Incumbent systems are just not satisfactory anymore. Transformative technologies and processes, like Contextual monitoring, are the only way forward. Contextual monitoring helps institutions to go beyond a single transaction to better understand the relationships between counterparties by looking at who the originating counterparty is, who the beneficiary counterparty is and what they already know about them both. This information can help investigators learn whether either of the parties are connected to criminal activity.

What role do suspicious activity report (SAR) play in AML in banking?

Suspicious activity reports, or SARs as they’re commonly known, are regulatory reports that are completed by financial institutions, insurance companies, or casinos to report any suspicious activity that took place at their institution. SARs sometimes go by other acronyms – suspicious transaction reports, or suspicious matter reports.

No matter what, the report is titled, they all have the same goal – providing the regional regulator with information on who, what and how suspicious activity, usually indicative of a predicate criminal offense, took place within the institution. These reports will provide names, accounts, transactions that were identified, and a summary of what the investigator believes the money movement to mean.

SARs are the only output created by AML shops at institutions and are critical in helping law enforcement initiate or support their ongoing investigations. SARs are collected by a central agency and then distributed to local law enforcement to review and determine if the information is useful for an active investigation, or warrants kicking off a new one. 

A good SAR goes into detail on the movement of money, with both how and why the activity may be indicative of criminal activity. These include the source of the funds, where the money went, and who handled the money along the way. The types of transactions and the amounts that were received and sent are all important to understand the story. They help law enforcement, as they can tie into their own investigations as evidence for eventual prosecution. 

AML by the numbers

  • As stated in the 2023 AiteNovarica report, in the US, firms are likely to spend more on AML compliance if their Assets Under Management (AUM) is higher.

    • 76% of firms with between $60 billion and $100 billion AUM spend over $5 million on AML compliance annually.

    • 57% of firms with between $1 billion and $10 billion spend less than $1 million on AML compliance annually.

  • 45% of respondents to the Thomson Reuters Regulatory Intelligence 2023 Cost of Compliance survey said they did not monitor the cost of compliance with regulations across their organizations.

  • However, 33% still said they expected their compliance teams and the associated costs to grow, with 73% expecting an increase in regulatory activity.

  • A recent study into global compliance by LexisNexis Risk Solutions found that the cost of financial crime compliance in the US rose by 15.6% from 2020 to 2022.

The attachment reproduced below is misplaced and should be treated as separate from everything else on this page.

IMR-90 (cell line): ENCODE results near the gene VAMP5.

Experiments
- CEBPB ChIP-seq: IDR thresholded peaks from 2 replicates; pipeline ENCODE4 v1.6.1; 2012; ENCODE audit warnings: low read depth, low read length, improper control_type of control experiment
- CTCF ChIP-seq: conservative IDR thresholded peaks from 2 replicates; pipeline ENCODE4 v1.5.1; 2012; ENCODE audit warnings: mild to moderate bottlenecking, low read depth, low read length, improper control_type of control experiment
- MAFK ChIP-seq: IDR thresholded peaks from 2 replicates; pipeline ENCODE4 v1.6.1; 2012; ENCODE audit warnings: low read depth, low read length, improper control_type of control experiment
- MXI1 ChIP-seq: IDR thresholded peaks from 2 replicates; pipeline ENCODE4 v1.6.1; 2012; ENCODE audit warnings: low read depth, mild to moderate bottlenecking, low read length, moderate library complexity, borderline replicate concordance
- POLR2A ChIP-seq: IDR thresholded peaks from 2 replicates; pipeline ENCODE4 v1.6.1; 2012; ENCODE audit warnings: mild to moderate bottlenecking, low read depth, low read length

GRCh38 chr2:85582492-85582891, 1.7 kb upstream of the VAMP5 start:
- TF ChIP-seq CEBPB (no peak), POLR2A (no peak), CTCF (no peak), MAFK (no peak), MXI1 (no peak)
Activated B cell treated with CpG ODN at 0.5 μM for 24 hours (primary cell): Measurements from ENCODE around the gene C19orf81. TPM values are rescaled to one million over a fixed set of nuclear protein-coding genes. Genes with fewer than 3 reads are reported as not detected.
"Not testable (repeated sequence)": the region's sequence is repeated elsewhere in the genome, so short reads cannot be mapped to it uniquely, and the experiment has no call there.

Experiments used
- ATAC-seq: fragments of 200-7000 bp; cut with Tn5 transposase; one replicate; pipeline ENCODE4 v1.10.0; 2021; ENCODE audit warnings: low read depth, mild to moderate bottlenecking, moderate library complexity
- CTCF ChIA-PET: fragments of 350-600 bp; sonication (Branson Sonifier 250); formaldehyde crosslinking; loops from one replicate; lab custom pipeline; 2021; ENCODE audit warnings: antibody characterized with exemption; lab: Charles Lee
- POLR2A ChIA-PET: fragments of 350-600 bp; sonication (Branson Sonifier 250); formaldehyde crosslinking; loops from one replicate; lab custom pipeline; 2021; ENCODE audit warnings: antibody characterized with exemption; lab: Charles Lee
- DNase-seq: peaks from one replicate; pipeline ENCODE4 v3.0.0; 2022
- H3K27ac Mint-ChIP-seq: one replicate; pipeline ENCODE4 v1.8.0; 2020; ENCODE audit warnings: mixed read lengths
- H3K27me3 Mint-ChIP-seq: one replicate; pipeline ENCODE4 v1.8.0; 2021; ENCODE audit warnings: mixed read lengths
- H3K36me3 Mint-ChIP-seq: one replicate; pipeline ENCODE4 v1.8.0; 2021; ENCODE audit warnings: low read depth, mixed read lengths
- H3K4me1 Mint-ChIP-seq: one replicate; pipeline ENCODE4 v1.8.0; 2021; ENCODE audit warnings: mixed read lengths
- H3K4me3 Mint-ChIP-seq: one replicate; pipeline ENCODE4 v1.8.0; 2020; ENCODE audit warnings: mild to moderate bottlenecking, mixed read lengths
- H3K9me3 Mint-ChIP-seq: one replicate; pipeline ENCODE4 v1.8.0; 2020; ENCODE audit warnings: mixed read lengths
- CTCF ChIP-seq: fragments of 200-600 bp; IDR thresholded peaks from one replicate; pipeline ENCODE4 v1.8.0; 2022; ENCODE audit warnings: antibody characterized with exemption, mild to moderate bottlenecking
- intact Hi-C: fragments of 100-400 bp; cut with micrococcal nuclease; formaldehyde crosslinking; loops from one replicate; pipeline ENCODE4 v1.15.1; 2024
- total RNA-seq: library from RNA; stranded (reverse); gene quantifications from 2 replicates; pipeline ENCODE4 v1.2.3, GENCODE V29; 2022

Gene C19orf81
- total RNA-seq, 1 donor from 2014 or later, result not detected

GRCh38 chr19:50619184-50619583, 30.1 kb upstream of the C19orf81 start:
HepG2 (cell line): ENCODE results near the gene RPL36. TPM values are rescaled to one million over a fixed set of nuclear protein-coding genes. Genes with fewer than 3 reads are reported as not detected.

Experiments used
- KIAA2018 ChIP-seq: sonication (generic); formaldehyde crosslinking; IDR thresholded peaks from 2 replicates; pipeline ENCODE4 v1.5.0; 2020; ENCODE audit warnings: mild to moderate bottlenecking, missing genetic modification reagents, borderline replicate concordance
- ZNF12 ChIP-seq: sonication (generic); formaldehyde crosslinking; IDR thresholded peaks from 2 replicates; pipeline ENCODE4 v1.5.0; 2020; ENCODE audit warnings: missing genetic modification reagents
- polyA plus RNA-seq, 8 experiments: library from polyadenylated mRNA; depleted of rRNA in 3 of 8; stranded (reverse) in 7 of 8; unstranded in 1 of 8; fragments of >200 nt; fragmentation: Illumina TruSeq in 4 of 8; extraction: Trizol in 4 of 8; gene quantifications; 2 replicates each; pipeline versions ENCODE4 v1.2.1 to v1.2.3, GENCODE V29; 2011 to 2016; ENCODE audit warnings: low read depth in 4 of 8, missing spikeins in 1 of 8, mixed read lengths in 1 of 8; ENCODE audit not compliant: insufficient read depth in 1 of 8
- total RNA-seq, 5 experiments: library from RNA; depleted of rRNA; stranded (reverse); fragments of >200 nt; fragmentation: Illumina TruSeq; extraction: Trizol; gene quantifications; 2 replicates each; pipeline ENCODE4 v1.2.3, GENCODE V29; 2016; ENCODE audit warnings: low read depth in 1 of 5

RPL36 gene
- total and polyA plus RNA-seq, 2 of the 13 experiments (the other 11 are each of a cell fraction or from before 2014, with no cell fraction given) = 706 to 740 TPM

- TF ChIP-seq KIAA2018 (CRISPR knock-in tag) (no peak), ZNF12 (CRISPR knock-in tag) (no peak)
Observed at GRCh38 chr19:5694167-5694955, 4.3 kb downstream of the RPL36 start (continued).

• These increases occurred worldwide. The highest increase was in Chile (52%), while the lowest were in Brazil, India and Malaysia (5.5% each).

  • The study found that the three factors which contributed most to AML compliance costs were:

    • Increased geopolitical risk

    • Increasing AML regulation

    • Evolving criminal threats

  • Trade-based money laundering schemes and financial crime involving digital payments were the most common types of financial crime institutions were exposed to.

According to a report by Global Investigations Review, despite a global decrease in AML enforcement actions and penalties in 2021, they more than tripled in Europe, the Middle East, and Africa (EMEA) compared with the years before. Previously, US AML penalties were significantly higher than those in other regions, but this is no longer the case.

How banks can accelerate their AML processes with Quantexa

Data fusion

At Quantexa, we use data fusion, which means we’re able to enrich a bank’s own data with external sources. This gives banks more up-to-date information on a customer’s address, who they are connected to and any adverse media. Additionally, third-party data can establish relationships that might not be obvious to the bank.

Complex threats

Complex threats provide the ability to look at those previously hidden relationships to see patterns of activity that are not immediately known to banks. Do customers share a connected counterparty that is a beneficial owner to a company outside the bank’s walls? Quantexa eliminates a lot of the manual steps an investigator would do as they follow the money (or flow of funds) to understand the nature of the activity.

Reducing false positives

This involves being able to use risk factors and mitigating factors to either escalate or hibernate alerts. Not all rules are designed to be one size fits all, but by having more granularity with detection scores, banks can determine what is truly suspicious behavior to filter out the noise for more productive alerts.